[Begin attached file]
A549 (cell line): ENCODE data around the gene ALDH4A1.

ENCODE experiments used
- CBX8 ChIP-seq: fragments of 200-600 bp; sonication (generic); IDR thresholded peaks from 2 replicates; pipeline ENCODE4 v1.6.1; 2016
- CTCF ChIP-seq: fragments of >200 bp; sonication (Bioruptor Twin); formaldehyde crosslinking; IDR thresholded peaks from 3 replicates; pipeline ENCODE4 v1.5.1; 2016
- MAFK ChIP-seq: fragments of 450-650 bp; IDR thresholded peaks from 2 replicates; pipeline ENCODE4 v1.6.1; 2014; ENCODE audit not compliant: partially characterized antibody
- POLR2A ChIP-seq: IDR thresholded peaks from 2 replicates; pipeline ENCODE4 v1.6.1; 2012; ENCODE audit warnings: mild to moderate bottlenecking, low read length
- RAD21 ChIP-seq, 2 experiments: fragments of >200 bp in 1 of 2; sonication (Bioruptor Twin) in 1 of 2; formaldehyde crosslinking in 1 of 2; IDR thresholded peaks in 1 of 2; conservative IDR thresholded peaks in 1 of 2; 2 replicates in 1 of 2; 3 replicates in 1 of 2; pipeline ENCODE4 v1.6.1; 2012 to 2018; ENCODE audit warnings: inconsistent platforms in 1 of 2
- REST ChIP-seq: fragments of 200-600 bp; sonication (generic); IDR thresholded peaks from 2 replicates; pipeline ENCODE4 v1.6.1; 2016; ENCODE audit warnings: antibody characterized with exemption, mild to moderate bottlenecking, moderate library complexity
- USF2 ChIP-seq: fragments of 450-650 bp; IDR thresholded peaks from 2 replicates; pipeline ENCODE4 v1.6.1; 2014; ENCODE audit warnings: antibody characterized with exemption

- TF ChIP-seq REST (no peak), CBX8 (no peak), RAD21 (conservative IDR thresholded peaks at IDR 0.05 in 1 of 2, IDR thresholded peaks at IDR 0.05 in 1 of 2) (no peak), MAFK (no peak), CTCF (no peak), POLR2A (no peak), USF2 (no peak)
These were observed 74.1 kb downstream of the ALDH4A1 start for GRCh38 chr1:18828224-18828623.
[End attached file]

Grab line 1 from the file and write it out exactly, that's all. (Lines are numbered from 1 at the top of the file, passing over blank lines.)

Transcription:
A549 (cell line): ENCODE data around the gene ALDH4A1.